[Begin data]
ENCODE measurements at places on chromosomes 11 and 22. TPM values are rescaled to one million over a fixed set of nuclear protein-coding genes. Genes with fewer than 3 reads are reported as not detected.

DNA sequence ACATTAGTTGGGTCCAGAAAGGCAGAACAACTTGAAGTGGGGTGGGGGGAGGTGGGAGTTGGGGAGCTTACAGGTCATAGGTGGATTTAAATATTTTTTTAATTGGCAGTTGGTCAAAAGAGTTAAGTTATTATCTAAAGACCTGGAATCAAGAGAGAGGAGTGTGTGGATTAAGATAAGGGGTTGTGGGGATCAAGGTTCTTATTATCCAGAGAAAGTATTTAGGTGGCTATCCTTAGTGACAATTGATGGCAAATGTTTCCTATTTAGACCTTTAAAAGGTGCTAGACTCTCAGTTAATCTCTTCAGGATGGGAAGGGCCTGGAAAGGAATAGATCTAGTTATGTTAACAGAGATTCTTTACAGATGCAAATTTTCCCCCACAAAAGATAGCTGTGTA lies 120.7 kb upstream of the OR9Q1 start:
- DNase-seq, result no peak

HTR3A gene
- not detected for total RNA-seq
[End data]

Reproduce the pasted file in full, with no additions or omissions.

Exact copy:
ENCODE measurements at places on chromosomes 11 and 22. TPM values are rescaled to one million over a fixed set of nuclear protein-coding genes. Genes with fewer than 3 reads are reported as not detected.

DNA sequence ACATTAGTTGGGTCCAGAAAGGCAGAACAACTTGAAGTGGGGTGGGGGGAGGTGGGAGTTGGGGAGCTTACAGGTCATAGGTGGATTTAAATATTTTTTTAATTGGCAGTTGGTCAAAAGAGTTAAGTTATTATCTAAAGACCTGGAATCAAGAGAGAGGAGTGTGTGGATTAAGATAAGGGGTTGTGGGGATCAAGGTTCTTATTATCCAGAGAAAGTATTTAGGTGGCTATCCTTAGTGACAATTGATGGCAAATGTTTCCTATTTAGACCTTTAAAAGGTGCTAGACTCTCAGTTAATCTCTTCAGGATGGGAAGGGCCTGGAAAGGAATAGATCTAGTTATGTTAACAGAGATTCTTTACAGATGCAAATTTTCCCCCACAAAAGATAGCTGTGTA lies 120.7 kb upstream of the OR9Q1 start:
- DNase-seq, result no peak

HTR3A gene
- not detected for total RNA-seq